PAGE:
Sunday, December 22, 2013

The Boy In The Striped Pyjamas

What can I say about "The Boy In The Striped Pyjamas"?

It certainly was nothing like I expected.

I expected a dark, stark, "rats in camps", with a strong Anti-Natzi ending. 

Instead I found this to be a romp through the war through the eyes of this interesting boy, Bruno.

Bruno is 8, and his Dad is an important soldier one who makes the world a better place. So as part of his Dad being so important they have to move to the country, something Bruno is not so happy about, because it means leaving his 3 very-best-friends-in-the-whole-wide-word, behind in Berlin. Upon arriving, Bruno discovers there aren't any other kids to play with so he goes exploring...

He meets Shmuel, a boy who is a farmer, who wears striped pyjamas. I won't tell you more, you will just have to watch it.

The lighting in the movie is modern, so right up everything looks bright, light and like it could be happening today. Although sets, costumes, props, cars, streets etc all look convincingly of the era.

The acting is sublime, Bruno (played by Asa Butterfield, more recently of Enders Game) has the most amazing eyes, and he uses them so well to convey his naivety, curiosity, disbelief, and fear. Shmuel (played by Jack Scanlon) has a stillness about him that just seems to clear the screen, he conveys the sense of loss that his character would have endured, but with just the right amount of confusion about what was really going on around him. No, he KNOWS what's going on intuitively but he hasn't really put it all together yet, and quite rightly  states he did nothing wrong, he's there because he's a Jew.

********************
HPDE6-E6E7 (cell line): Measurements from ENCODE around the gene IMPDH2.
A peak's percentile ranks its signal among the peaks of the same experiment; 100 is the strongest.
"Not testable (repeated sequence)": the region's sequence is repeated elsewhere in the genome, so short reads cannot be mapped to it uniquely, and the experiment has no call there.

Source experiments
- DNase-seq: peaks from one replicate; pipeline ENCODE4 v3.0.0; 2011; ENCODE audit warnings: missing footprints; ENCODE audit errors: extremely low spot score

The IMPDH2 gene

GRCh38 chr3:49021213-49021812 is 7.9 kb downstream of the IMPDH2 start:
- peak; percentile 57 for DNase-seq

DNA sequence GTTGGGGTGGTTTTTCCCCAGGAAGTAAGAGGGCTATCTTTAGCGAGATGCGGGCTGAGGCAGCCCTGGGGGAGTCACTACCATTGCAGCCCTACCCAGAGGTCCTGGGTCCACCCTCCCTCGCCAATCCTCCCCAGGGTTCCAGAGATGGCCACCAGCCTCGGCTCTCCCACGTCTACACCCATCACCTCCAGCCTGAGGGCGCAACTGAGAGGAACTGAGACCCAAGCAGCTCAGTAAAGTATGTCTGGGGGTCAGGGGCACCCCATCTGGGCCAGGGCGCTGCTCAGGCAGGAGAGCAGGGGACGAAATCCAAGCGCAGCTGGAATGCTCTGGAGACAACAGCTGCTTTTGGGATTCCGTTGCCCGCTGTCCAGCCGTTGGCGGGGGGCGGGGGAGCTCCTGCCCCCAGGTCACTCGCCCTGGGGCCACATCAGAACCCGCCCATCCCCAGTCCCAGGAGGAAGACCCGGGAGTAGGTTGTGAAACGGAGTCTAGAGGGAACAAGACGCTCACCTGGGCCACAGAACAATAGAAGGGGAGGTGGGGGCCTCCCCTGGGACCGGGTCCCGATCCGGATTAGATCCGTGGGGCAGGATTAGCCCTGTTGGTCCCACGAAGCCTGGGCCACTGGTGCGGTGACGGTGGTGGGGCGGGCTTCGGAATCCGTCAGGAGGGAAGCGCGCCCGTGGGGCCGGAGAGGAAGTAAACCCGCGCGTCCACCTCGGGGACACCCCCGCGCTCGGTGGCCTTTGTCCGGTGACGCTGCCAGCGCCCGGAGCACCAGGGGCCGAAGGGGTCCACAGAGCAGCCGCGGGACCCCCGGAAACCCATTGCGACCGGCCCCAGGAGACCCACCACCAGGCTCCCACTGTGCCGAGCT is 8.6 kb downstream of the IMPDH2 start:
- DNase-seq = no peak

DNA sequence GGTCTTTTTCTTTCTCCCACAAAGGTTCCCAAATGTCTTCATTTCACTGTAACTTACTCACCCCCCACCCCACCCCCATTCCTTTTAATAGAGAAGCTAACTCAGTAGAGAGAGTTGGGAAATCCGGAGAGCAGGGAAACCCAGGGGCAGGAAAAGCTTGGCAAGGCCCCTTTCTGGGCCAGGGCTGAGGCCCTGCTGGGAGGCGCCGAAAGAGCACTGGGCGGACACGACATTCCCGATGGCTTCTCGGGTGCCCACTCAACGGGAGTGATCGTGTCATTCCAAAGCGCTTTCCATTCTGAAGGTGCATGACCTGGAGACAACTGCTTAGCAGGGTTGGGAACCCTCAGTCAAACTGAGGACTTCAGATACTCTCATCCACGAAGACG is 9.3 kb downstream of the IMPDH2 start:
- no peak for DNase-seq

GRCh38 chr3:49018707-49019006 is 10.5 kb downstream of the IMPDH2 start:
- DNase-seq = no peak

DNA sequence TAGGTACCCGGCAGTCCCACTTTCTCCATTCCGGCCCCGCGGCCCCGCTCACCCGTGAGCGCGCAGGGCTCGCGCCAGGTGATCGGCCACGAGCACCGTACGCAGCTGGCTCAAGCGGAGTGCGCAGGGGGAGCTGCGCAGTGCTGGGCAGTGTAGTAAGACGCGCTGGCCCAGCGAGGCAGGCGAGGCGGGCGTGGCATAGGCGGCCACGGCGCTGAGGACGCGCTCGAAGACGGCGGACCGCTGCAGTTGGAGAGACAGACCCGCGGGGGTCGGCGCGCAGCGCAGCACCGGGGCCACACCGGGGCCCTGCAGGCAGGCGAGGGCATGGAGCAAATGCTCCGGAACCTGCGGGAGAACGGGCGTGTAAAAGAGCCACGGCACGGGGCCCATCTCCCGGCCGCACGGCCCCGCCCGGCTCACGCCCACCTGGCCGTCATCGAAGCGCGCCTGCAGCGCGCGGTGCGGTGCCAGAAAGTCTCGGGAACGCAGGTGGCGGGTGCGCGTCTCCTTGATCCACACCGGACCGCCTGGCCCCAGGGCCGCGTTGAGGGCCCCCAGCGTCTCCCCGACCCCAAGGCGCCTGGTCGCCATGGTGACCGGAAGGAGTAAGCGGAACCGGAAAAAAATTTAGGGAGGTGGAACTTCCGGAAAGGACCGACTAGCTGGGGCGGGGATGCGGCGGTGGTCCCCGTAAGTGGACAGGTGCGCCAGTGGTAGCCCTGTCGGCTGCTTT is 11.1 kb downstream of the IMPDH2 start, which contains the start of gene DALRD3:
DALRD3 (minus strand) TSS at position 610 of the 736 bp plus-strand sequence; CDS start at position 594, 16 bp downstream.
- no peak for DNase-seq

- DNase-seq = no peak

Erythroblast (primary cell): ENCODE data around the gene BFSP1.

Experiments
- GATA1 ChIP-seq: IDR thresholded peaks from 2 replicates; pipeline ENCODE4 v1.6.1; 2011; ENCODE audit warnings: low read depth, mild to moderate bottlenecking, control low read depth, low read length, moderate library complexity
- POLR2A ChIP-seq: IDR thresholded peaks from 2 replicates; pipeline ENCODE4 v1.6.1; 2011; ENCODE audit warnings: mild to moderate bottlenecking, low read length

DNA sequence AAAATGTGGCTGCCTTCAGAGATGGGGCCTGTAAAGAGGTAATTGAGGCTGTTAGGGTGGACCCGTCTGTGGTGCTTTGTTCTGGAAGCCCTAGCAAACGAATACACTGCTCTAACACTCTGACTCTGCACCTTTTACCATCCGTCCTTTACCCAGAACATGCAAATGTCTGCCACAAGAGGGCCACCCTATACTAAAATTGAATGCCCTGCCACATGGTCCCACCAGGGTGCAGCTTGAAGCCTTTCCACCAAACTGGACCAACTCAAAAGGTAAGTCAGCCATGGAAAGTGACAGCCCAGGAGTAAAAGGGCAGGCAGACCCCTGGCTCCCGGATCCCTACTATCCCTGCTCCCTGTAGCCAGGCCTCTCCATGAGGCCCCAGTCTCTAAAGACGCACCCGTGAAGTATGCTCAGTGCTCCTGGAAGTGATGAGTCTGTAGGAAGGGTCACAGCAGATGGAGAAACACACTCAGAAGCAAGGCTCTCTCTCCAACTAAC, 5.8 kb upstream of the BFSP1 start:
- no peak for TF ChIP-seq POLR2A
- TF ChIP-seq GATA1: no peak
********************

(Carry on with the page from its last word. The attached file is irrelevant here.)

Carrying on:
The sudden and unexpected ending, tore me apart and delivered just what a movie of this calibre should. That is, it made me think, reflect upon and more importantly feel that what took place in those camps in WWII should never have happened, and once again the message was driven home that we must be ever-vigilant to ensure it never happens again.

Although its target audience is not children, I think that mature Children aged around 10 and older would cope with this movie. The violence in it is implied, and a sense of innocence is conveyed with a darker undercurrent that came more from my adult knowledge of what was really going on. 

So if like me, you have put off seeing this movie because you thought you couldn't cope with it, think again... 

As always I'd like to hear your thoughts...

1 comment:

  1. Hey again Jules,
    I also liked the perspective of naivety from privalage to this subject.
    It not only honestly told the German peoples side of this situation, the hidden genocide of the concentration camps was (in my view) historically acurate.
    The movie makers did as you say steer away from the stereotypical "rats in camps" genre, and the story was told more strongly from the 'other side' of the wire.
    It should never be forgotten that EVERYBODY in this conflict was a humain being and how quickly we can change within self-righteous situations.

    Another great review Jule, keep them coming